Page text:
To be honest, public transportation will never be the same at all. Even if the coronavirus manages to fade away any time, the impact of job-less will always haunt public transportation. In India specifically, a lot of these workers came from small villages and now have returned to their villages where they now have jobs for production. Also, the fact that an individual is more likely to trust their own car and maybe even go to lengths to buy one just to stay safe from the coronavirus will also play a huge role.

Is there even a safe way to travel during coronavirus and in a post-coronavirus world?

If you think this all sounds so daunting, I’m probably not going to travel in the future. I would say, traveling during such a pandemic is not recommended at all, as long as the situation is bad as at this time in India but things are set to improve. It’s not just about cases anymore but the fact that we can treat it as just another disease in the near future and we need to control the deaths caused. Since we’ll have to learn to live with this virus, there is only one solution to traveling in India then, the classic road trip.

The Indian government is pushing for all of its citizens to be “aatmanirbhar” or self-dependent, which is applicable during a travel journey as well. A private car or any private vehicle for that matter will be the best bet at staying safe during any journey. Isn’t it a little obvious though? It really is, having a private clean and sanitized vehicle in which no one has stepped foot is the best choice at beating this virus.

When it comes to road trips, you can travel in your own private car to travel anywhere, for leisure or work. For leisure, whenever that is possible, a car road trip is one of the best options. A cab or even a bus that has been cleaned properly and completely private to a certain family or group is also somewhat similarly safe as long as the driver is safe but the problem in a travel excursion will come when there will be a need to stay overnight. Finding a safe and certified accommodation will be a huge pain in the ass. We have a solution for this.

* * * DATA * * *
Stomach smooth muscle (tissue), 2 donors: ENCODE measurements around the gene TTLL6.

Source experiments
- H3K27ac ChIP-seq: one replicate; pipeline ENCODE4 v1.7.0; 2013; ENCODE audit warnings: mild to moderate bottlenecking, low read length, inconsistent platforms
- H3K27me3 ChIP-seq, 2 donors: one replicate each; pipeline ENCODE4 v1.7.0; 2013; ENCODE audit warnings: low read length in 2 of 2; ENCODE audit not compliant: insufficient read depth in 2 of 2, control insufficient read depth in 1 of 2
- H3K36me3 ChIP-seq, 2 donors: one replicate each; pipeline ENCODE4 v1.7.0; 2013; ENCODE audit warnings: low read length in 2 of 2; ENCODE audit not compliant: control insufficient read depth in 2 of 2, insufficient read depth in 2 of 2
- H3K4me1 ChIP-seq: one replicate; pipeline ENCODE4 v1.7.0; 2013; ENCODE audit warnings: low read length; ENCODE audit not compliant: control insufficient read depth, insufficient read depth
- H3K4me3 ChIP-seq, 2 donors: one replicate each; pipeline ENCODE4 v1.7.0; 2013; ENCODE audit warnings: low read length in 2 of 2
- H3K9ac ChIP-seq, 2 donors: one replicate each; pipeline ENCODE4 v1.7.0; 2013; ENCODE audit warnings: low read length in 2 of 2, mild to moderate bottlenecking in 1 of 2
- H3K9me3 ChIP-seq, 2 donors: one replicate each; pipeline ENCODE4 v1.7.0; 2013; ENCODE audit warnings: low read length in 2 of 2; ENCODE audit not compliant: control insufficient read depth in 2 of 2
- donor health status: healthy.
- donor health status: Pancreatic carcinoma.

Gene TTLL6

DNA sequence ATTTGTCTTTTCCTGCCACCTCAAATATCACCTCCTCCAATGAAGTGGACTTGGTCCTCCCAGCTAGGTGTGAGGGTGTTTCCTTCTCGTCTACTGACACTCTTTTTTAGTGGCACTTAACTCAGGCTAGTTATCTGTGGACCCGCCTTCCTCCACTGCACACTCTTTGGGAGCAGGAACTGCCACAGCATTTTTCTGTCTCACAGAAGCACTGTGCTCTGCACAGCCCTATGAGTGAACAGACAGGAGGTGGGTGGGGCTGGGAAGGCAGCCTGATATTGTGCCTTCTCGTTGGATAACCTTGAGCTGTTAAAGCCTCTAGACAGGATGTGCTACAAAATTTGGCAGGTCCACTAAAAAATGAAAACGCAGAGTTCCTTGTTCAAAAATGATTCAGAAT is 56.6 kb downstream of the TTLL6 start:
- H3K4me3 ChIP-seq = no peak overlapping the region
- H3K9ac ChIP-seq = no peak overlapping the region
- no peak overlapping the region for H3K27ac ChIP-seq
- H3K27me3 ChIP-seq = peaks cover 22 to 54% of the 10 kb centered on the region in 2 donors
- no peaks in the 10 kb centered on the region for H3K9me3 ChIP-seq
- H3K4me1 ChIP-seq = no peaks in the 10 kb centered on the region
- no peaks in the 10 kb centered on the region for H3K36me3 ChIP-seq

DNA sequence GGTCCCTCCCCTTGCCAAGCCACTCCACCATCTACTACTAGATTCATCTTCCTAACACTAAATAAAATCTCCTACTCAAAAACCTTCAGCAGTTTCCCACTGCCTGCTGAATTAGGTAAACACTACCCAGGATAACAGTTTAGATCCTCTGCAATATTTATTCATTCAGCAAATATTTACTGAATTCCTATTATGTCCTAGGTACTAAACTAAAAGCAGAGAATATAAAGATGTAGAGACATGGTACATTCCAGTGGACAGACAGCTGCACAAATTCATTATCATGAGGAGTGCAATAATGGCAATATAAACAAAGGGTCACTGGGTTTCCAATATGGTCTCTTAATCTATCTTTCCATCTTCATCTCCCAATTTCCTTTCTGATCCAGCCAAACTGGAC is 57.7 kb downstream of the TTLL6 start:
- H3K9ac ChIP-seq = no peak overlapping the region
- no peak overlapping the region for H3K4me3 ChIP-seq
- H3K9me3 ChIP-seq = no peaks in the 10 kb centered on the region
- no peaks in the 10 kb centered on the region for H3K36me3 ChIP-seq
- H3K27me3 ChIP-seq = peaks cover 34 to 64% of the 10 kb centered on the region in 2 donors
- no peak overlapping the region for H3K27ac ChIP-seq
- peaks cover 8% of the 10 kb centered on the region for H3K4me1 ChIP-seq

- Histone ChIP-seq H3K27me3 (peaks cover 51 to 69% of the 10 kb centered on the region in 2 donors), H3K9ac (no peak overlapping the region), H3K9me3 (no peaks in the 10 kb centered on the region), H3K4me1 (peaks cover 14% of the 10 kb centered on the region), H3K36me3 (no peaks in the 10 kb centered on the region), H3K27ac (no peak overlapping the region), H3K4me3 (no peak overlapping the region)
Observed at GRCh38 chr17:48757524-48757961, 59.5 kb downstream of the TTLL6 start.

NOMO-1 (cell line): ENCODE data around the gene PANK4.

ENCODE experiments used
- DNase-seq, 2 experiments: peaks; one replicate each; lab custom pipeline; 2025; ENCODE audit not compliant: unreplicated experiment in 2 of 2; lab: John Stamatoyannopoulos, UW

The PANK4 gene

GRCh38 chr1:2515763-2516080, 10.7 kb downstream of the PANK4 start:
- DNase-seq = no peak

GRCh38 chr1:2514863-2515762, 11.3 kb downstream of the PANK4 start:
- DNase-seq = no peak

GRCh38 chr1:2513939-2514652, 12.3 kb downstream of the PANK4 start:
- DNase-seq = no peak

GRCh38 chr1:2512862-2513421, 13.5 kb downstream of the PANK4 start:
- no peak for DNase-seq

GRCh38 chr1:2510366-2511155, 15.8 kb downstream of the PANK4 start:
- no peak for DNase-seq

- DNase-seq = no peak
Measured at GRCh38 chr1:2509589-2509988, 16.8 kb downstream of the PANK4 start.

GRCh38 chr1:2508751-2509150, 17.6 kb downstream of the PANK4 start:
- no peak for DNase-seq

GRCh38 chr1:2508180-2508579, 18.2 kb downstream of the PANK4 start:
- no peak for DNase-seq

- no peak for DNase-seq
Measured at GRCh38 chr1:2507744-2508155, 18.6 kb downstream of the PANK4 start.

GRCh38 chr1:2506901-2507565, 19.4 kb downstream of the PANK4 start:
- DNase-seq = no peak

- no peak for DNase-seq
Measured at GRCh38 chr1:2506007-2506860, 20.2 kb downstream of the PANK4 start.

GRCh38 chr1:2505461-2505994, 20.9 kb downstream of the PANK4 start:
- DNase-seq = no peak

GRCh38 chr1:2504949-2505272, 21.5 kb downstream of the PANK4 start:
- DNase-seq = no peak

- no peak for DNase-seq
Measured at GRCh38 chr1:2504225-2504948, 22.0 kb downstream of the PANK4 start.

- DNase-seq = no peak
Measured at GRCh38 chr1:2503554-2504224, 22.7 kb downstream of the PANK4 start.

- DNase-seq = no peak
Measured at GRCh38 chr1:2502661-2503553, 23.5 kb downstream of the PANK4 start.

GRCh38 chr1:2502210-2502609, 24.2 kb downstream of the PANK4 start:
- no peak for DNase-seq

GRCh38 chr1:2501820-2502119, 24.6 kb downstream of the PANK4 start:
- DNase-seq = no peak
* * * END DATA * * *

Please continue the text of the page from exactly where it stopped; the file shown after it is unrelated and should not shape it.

Transportation with a kitchen, a bathroom, chairs that double up as beds to sleep at night, and obviously that has wheels to take you places, a Caravan. A caravan, also known as a Recreational vehicle(RV), and also know as a motorhome is like a car on steroids. You won’t need to really go out when traveling in a caravan, you can obviously get out, if there are not a lot of people around but it’s the wholesome travel experience you would need in a world where there still looms the risk of getting infected by the coronavirus.

Just imagine, you are riding on the open road with no worries about what you are going to do and what you need to do. Going to unknown places that are free of Coronavirus, not knowing where you’ll stop and not even caring where you’ll have to stop. Just cruising down the endless highway and finding that perfect spot to chill and relax, a never seen before location. Now imagine, staying at the spot without any fear of the virus, this is where Caravan comes in. Just park your vehicle at any suitable location and relax. You can make food in the motorhome, sleep, and just enjoy life away from the hustle and bustle of the city and the pandemic that is set to be another part of our lives.

Check out this amazing guide for traveling to safe places in India by Archana Singh that gives details about where you can travel amidst the pandemic and you can always choose Caravan for the same.

The travel and transportation industry is set to undergo huge changes. It is safe to say that it will not stay the same for a long long time now. Every travel company and traveler will have to adapt to these changes, after all, traveling is not just about visiting a place just for the locations, the thrill, adrenaline rush, the new perspective, the inspiration, getting away from the monotony, and introspection are the main essence of any travel experience.

Coronavirus might have altered and postponed our travel plans and even changed our perspective about how travel will be in the future but it has not changed our will to travel and our determination to experience new realities will win over this worldwide crisis and we’ll come back stronger with more sustainable and improved ways of traveling.